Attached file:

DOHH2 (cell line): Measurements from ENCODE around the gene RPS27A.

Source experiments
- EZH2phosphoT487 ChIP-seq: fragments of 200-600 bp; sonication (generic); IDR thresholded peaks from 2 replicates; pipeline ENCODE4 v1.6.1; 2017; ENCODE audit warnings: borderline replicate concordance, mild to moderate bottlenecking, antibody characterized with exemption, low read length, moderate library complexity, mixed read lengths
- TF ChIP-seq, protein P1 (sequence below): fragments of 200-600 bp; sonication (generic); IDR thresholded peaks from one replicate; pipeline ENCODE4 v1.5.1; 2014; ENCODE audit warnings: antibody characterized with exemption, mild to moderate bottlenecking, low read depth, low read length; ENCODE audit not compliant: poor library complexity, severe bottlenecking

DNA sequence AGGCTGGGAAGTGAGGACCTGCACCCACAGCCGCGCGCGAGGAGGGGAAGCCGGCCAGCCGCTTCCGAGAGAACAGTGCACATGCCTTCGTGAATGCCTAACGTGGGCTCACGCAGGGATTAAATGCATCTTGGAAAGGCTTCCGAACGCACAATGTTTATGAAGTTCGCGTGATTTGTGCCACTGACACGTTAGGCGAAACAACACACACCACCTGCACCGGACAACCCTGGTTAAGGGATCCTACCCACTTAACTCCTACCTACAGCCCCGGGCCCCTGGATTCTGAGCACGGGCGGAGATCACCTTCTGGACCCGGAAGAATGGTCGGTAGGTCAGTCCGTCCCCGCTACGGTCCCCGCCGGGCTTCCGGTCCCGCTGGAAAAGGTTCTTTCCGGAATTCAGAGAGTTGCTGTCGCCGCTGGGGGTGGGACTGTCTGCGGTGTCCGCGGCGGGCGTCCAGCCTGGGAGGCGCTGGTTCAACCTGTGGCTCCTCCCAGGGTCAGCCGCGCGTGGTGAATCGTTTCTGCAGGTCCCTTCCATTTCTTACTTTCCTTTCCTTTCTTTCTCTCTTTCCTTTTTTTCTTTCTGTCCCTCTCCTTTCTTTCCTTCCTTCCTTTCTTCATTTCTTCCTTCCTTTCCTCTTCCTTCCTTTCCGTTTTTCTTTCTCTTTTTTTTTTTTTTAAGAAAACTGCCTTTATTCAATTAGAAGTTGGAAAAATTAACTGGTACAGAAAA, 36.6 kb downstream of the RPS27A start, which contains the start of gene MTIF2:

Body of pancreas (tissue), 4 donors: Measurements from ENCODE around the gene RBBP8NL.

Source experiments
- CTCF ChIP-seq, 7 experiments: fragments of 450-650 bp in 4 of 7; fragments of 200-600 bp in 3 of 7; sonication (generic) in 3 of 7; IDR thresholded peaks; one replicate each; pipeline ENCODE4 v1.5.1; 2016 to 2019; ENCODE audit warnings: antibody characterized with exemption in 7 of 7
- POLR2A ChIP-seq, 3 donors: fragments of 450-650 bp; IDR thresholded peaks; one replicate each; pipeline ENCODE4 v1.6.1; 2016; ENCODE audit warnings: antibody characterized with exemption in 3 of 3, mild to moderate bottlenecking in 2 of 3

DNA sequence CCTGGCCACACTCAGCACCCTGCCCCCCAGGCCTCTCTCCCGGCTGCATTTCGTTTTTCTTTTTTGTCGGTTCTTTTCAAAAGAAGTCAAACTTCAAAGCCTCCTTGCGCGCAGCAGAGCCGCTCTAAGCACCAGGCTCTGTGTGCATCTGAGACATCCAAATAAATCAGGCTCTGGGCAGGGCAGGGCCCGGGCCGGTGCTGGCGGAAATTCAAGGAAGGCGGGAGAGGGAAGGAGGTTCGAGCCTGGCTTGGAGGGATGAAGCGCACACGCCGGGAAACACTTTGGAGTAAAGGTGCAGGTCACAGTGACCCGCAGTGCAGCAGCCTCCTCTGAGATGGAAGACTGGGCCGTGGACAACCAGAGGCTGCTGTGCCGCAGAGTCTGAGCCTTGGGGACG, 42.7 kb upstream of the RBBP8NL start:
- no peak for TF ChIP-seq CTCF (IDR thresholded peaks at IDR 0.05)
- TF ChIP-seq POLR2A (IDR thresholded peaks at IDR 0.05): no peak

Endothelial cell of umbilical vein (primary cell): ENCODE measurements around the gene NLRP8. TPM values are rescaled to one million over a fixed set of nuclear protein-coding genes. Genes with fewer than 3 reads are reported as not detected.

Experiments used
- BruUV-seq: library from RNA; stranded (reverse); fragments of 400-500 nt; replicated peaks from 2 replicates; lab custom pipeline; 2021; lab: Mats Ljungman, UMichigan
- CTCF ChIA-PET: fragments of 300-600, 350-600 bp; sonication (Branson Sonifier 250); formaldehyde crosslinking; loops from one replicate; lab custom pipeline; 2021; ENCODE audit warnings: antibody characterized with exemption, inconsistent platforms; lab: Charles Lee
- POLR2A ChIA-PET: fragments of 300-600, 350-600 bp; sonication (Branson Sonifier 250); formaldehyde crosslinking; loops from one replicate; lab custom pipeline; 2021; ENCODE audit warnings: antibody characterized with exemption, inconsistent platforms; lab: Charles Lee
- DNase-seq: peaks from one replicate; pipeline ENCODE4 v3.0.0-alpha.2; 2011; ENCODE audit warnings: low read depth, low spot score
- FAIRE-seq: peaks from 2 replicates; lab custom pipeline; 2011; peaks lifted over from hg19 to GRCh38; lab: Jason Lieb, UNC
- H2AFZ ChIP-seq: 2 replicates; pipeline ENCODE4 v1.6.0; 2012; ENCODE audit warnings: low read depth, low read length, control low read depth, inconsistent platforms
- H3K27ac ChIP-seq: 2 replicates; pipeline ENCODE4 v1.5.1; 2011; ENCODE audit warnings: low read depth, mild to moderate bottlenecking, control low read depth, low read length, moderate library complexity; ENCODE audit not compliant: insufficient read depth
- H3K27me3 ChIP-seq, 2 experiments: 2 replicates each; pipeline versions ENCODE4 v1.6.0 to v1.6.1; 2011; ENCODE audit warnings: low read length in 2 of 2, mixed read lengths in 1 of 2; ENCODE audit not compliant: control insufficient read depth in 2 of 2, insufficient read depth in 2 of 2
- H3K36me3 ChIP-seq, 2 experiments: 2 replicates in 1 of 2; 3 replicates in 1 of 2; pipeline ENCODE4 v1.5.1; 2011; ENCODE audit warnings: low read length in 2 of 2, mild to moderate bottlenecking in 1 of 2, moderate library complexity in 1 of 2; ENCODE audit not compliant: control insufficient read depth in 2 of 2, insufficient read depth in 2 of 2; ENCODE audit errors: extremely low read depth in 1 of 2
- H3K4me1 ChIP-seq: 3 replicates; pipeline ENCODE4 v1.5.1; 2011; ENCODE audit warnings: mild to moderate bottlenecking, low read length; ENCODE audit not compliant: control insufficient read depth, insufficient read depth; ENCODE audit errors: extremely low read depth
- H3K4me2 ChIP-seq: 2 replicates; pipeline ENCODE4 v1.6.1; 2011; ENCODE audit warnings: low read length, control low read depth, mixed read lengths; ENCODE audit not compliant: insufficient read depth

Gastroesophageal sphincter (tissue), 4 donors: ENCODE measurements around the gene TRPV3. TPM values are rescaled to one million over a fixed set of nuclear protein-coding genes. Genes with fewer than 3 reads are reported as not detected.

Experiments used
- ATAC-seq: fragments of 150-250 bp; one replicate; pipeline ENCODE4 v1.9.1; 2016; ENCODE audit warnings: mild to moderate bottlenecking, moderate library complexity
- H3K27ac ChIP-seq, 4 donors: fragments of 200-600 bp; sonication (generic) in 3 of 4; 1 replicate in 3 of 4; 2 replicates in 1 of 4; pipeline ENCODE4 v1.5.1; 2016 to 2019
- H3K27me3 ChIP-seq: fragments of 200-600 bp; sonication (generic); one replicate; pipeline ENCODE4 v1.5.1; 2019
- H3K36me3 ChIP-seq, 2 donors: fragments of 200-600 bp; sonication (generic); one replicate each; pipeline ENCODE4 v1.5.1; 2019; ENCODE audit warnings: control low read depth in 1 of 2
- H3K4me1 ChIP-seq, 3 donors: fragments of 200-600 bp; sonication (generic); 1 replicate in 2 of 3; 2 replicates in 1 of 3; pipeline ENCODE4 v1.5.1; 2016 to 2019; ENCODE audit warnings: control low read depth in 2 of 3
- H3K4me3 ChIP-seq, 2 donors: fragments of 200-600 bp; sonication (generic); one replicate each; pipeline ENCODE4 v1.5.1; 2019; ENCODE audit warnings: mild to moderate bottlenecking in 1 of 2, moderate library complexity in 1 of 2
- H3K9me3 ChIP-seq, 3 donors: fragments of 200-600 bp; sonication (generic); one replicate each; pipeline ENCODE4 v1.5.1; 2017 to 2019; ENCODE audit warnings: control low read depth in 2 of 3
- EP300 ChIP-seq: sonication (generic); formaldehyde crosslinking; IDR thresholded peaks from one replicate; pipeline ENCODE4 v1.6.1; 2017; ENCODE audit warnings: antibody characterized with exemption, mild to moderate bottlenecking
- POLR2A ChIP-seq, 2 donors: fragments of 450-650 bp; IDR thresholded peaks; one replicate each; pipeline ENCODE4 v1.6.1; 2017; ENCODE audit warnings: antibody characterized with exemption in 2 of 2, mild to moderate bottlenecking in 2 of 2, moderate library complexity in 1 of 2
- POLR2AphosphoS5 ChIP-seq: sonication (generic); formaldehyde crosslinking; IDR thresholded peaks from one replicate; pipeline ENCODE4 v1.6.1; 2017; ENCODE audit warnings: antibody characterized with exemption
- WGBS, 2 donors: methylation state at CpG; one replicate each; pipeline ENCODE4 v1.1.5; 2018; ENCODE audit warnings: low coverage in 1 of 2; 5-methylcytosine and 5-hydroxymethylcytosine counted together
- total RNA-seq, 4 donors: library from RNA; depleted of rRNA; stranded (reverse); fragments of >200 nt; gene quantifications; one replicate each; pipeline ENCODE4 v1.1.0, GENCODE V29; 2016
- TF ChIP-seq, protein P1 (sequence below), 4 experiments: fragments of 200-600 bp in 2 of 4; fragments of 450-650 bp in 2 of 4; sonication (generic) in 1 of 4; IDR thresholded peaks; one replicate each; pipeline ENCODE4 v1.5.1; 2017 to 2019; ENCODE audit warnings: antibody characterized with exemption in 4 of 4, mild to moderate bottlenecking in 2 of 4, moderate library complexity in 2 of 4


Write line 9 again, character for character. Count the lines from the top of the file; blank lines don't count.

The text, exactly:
- POLR2A ChIP-seq, 3 donors: fragments of 450-650 bp; IDR thresholded peaks; one replicate each; pipeline ENCODE4 v1.6.1; 2016; ENCODE audit warnings: antibody characterized with exemption in 3 of 3, mild to moderate bottlenecking in 2 of 3